Prince George's County Police Chief Mark Magaw greets a fellow officer during the annual National Night Out at the Clinton police station earlier this year. Magaw is expected to announce tomorrow that he is retiring to take another job in County Executive Rushern Baker’s administration. (Brittany Greeson/The Washington Post)

Prince George’s County Police Chief Mark Magaw will announce Friday that he is leaving his post to become the county’s head of public safety as part of a shuffling of leaders in Rushern L. Baker III’s administration, according to three county employees familiar with the plan.

The exact details of the shake-up remain unclear, but the people familiar with at least parts of it said that Magaw will replace Barry Stanton as the county’s head of public safety.

What will happen to Stanton — and whether Magaw will be able to draw police retirement benefits in addition to a county salary — remained unclear Thursday afternoon. Magaw declined to comment, and Stanton did not immediately return messages seeking comment.

A spokesman for Baker said he could not confirm any details but added that officials plan to reveal more in an announcement Friday.

Magaw will be replaced on an interim basis by Prince George’s deputy chief, Henry “Hank” Stawinski. He, too, did not immediately respond to a request for comment.

Magaw’s move comes as the county’s homicide total has surpassed last year’s figure: It now stands at 71, compared with 54 that the department investigated in 2014. But that is true of many jurisdictions across the country, and homicides have generally fallen in Prince George’s under Magaw’s tenure. Between 2000 and 2010, the county averaged 126 slayings a year, but those dropped nearly 40 percent between 2010 and 2014. A department spokesman said Thursday that overall crime is down 17.3 percent over last year and violent crime is down 9.1­ percent.

Magaw, 57, a married father of four who grew up in Prince George’s, has spent more than three decades with the county police department. He has received high marks from citizens who say the department has improved relations with the community under his watch and has been praised by neighborhood watch leaders and members of the local branch of the NAACP.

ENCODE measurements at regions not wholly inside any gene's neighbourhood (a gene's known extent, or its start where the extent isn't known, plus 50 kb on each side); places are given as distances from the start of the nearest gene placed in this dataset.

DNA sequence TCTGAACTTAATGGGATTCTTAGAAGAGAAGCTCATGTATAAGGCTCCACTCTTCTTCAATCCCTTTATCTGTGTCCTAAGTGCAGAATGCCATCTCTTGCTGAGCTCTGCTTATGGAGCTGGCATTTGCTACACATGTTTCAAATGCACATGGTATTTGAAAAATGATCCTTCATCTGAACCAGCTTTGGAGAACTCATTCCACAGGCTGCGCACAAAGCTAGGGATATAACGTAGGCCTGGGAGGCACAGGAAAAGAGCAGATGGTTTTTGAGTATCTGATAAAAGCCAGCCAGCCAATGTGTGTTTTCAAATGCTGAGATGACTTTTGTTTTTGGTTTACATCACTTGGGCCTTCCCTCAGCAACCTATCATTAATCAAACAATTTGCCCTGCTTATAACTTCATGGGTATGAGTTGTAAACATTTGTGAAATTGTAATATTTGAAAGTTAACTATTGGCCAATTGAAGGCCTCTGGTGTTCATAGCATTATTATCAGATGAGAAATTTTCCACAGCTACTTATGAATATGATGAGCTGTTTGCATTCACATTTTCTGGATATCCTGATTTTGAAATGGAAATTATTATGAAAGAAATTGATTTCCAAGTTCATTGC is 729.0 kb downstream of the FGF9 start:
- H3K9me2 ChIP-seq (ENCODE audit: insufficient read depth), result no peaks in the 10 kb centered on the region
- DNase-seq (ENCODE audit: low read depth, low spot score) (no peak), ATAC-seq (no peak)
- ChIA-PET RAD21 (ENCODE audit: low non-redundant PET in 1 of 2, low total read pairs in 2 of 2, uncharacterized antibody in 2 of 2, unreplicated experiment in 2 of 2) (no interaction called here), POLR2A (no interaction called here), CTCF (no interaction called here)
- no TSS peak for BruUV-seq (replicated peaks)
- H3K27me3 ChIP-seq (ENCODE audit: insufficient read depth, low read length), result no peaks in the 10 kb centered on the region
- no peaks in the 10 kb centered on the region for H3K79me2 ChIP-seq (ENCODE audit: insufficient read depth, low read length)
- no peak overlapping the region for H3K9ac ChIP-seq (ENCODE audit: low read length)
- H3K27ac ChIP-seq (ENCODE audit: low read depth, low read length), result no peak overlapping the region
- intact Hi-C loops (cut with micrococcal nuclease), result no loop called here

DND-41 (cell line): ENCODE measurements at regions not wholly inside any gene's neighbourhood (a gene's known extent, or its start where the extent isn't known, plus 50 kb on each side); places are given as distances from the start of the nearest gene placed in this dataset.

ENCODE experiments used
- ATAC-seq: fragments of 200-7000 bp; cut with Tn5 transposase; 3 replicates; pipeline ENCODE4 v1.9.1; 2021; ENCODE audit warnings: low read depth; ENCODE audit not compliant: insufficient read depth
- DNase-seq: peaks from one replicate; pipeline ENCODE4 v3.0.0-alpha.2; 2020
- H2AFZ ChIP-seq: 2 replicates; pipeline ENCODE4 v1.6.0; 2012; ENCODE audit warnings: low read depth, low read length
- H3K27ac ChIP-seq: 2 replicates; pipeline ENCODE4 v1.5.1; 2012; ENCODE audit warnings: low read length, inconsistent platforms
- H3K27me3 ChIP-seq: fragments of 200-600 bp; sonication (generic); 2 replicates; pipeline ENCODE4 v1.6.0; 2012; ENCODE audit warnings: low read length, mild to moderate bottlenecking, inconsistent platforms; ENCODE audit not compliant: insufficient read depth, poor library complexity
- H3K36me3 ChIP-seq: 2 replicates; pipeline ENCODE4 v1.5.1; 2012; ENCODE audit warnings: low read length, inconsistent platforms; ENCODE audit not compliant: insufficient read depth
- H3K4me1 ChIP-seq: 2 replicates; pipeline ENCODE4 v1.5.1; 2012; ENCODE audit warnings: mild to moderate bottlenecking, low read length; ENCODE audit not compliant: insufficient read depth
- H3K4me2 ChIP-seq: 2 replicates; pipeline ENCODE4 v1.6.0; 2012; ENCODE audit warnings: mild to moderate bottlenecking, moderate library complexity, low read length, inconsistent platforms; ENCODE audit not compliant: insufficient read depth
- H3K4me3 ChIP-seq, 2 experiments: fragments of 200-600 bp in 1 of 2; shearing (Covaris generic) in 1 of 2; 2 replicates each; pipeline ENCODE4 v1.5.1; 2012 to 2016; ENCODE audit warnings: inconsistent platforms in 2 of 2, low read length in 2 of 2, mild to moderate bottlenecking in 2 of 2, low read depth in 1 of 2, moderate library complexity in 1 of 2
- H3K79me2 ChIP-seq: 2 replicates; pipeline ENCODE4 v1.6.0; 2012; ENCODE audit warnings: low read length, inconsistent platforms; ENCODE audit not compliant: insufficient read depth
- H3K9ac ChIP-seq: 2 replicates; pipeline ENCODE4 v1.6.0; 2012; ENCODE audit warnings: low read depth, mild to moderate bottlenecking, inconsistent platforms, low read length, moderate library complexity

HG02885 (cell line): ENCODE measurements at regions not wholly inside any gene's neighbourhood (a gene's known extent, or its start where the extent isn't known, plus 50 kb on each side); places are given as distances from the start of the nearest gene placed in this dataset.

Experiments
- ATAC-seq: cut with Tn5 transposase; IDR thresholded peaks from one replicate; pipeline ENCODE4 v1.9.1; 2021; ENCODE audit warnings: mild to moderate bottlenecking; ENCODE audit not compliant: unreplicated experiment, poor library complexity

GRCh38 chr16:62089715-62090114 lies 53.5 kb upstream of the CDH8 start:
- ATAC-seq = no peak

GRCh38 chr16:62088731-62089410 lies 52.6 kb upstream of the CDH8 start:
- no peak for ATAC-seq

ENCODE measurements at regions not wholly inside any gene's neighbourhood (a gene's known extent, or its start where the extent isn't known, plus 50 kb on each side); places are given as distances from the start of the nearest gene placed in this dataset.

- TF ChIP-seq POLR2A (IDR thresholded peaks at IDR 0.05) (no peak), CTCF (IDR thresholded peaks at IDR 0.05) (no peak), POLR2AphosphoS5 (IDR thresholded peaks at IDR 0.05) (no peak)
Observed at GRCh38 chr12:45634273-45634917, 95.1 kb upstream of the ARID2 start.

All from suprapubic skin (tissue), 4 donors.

Magaw served in various capacities before becoming chief — including as deputy chief in charge of the Strategic Enforcement Bureau — and his career has not been without controversy. Notably, he was commander of the police department’s narcotics enforcement division when a sheriff’s office SWAT team, serving a county police warrant, broke down the door of Berwyn Heights Mayor Cheye Calvo’s home in 2008 and fatally shot his two dogs. In the wake of that incident, Magawtold public-affairs officers that authorities had obtained a “no-knock” warrant when they had not.

Magaw was named interim chief in late 2010 after Roberto L. Hylton was let go by Baker. Hylton’s ouster was not an easy one: Crime had dropped to historically low levels on his watch, and a group of civic leaders advocated for Baker to keep him.

Commanders complained privately, though, that Hylton would berate them during weekly staff meetings. Magaw, a deputy chief under Hylton, was seen as calming presence. He was confirmed as permanent chief in June 2011.

As interim chief, Magaw’s salary was $162,967. His new salary could not immediately be confirmed Thursday afternoon.

Crime continued to drop with Magaw as chief, and he seemed to push the department to become more transparent.

There have been incidents of police misconduct on his watch: Earlier this month, an officer who held a gun to a man’s head, apparently to impress his friends, was convicted of first-degree assault. Magaw seemed to position himself as wanting to root out problems, saying the behavior was “among the worst” he’d seen as chief. He earned high marks from The Washington Post editorial board for his handling of the incident.